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article imageFour coal-fired units to be shut down in Ontario

By KJ Mullins     Oct 1, 2010 in Environment
The Canadian government announced that they will be shutting down four coal-fired units today applauded by The Green Energy Act Alliance (GEAA), nurses, farmers, First Nations, trade unionists, environmentalists and builders of clean energy.
The shutting down of the units is a step in the right direction to replace coal with clean energy sources. Since 2003 when coal-fired electricity use peaked the Ontario Power Generation's emissions of sulfur dioxide and nitrogen oxides are down 81 and 77 per cent. The plant's carbon dioxide emissions are down 71 per cent from 2003.
"Coal is history is Ontario," said Dr. Rick Smith, Executive Director of Environmental Defence, the coordinating organization for the GEAA in a press release. "Ontario can't afford the costs of coal any longer - the smog, human illness and global warming that coal-fired energy brings. Replacing coal with renewable energy is a bargain by any measure."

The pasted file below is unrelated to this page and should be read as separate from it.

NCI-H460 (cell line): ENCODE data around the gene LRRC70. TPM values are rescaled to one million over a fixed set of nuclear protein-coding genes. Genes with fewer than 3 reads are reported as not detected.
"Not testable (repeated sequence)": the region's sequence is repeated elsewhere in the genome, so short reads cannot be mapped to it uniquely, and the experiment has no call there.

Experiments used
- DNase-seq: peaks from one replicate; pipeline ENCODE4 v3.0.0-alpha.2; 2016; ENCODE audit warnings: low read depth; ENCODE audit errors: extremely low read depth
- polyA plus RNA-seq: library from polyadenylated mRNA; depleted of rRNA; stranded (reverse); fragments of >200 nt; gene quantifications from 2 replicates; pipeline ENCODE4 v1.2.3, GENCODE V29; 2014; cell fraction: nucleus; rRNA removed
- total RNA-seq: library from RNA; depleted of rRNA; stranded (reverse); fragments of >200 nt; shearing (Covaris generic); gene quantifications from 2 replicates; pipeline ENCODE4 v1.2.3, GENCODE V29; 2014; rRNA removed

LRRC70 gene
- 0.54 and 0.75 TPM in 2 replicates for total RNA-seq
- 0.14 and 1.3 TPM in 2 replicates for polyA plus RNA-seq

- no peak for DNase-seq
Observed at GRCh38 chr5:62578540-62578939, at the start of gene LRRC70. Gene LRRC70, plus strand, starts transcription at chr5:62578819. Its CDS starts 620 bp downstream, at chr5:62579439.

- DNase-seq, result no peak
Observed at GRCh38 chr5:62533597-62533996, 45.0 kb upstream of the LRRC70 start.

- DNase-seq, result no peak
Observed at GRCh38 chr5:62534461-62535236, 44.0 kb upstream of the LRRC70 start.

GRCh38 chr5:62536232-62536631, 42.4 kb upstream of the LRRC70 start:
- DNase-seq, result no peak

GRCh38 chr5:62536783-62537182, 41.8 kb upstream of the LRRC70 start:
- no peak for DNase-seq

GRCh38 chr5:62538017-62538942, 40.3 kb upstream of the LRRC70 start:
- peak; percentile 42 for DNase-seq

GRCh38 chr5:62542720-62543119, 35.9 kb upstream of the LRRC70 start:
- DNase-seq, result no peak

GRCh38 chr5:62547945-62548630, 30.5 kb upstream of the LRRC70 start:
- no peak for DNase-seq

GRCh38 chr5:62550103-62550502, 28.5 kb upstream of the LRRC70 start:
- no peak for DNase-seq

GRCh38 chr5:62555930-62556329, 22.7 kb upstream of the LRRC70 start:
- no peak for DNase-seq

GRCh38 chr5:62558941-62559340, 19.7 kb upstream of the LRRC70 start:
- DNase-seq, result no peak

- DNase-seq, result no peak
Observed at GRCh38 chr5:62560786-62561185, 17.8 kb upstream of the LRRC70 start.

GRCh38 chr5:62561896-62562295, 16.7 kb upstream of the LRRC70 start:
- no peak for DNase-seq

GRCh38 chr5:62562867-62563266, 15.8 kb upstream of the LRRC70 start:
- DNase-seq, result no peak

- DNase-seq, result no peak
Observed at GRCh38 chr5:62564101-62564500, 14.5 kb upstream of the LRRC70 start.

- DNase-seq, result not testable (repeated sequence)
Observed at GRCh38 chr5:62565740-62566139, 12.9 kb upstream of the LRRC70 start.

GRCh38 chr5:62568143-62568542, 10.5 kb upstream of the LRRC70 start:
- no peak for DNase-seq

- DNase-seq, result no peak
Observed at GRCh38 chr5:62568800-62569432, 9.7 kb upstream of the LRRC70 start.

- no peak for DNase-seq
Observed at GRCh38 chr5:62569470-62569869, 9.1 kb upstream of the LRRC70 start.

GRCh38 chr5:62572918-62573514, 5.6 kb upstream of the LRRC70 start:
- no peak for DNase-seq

In 2009 generation by Ontario's coal plants was at the lowest levels in 45 years. In 2004, the Ontario Ministry of Energy estimated that when the health and environmental impacts are factored into the cost of electricity, coal costs 16.4 cents per kilowatt hour compared to 9.6 cents for wind. The 2008 report by the Ontario Medical Association, "Illness Cost of Air Pollution" found that air pollution was a factor in almost 9,500 premature deaths each year in Ontario. In 2005 smog was a factor for over 16,000 hospital admissions.
"Nurses are pleased with today's announcement because it will save lives. We know up to 250 deaths each year are directly related to the burning of coal. That's why we are calling on the government to keep moving forward and accelerate its plan to shut down all coal plants," says Doris Grinspun, Executive Director of the Registered Nurses' Association of Ontario (RNAO) in a press release.
The RNAD is pleased that the four units are shutting down but would like the 11 remaining units that are running to also be non-operational.
"Closing the 11 remaining coal units now instead of four years down the road would save 1,000 lives," adds Grinspun.
Coal plants add toxins like mercury and lead to the air we breathe. By ending the use of coal in Ontario it would be like taking seven million cars off of the road.
"Getting rid of toxins such as mercury and lead would also reduce the estimated 100-thousand asthma attacks and other illnesses that people suffer as a result of pollution from coal," says David McNeil, RNAO's President.
More about Coal-fired energy, Air pollution, Ontario
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